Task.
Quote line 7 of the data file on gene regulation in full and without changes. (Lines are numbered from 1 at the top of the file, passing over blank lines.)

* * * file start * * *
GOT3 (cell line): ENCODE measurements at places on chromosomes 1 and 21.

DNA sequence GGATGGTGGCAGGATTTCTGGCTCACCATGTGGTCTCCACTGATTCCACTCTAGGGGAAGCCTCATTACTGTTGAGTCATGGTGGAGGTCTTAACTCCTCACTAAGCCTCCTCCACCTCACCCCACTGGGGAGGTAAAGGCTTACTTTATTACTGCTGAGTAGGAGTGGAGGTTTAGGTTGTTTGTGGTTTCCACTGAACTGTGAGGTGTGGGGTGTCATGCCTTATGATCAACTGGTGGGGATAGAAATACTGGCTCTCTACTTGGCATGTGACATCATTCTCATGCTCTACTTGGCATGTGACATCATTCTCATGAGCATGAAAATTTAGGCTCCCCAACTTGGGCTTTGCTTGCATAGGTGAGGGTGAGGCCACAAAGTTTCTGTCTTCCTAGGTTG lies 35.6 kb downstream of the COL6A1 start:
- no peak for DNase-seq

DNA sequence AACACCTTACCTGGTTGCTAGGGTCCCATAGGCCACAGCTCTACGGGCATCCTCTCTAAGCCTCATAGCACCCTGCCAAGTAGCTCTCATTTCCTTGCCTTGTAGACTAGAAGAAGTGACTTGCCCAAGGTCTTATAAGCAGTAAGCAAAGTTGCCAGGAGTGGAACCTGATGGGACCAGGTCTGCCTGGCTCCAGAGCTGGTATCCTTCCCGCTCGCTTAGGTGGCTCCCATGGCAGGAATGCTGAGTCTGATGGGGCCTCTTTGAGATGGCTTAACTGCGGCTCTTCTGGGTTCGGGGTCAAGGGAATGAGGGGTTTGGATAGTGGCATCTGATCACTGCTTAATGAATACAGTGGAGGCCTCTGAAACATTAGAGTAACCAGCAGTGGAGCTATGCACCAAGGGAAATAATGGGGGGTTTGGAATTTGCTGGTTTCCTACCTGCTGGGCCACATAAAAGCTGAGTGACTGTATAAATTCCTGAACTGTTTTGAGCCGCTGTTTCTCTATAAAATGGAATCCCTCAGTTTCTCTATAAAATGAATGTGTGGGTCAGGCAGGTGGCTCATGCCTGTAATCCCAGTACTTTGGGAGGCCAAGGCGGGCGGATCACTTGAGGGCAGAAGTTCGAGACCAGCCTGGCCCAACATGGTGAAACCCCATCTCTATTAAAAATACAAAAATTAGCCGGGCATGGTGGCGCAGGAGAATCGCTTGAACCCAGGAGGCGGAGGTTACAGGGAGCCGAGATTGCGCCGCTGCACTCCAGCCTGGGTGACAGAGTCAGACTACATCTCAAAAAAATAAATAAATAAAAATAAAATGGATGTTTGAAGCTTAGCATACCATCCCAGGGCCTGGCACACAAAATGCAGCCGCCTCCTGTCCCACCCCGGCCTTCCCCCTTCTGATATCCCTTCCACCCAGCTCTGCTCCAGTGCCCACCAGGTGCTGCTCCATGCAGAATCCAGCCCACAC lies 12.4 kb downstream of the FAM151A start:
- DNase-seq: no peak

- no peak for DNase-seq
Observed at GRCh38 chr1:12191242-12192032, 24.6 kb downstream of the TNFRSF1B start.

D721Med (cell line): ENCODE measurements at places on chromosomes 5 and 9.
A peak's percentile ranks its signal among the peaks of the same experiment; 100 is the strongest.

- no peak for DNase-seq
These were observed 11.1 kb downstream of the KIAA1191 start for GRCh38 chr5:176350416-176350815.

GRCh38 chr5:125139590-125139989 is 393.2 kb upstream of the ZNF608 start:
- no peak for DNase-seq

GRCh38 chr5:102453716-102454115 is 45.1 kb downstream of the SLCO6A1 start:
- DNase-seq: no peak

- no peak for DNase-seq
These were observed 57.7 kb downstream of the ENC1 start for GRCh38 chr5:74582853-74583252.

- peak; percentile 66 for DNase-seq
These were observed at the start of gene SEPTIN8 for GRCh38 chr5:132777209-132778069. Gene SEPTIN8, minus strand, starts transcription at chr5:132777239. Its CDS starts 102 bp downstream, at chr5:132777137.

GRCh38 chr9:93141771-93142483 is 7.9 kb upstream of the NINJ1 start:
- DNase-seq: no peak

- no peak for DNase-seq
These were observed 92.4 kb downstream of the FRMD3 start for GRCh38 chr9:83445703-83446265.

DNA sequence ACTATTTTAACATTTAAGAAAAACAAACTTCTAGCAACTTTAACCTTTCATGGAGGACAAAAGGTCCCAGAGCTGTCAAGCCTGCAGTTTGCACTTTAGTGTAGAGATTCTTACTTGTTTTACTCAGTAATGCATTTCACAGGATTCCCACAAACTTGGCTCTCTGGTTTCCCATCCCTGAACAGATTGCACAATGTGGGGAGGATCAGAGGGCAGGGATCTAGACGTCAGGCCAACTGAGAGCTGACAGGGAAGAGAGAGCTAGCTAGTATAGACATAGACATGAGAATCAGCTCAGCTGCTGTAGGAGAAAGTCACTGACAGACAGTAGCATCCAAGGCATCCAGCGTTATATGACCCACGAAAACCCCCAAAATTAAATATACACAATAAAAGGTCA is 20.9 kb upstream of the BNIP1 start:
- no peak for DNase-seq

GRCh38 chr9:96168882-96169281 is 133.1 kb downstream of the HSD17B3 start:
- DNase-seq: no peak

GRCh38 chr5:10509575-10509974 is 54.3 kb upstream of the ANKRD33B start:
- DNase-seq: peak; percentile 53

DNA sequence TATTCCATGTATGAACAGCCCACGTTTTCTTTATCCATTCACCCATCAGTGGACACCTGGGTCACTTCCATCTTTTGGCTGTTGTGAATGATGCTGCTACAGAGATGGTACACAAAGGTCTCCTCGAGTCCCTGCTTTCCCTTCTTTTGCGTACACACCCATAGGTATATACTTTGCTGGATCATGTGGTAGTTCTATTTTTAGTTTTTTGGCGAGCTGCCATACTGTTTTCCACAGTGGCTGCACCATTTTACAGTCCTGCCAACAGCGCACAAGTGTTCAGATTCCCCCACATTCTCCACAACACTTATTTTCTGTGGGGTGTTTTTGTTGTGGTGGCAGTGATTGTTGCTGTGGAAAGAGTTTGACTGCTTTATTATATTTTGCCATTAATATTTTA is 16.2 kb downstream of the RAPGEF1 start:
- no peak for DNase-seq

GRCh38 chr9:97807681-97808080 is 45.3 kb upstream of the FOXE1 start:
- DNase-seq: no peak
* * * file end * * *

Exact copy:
Observed at GRCh38 chr1:12191242-12192032, 24.6 kb downstream of the TNFRSF1B start.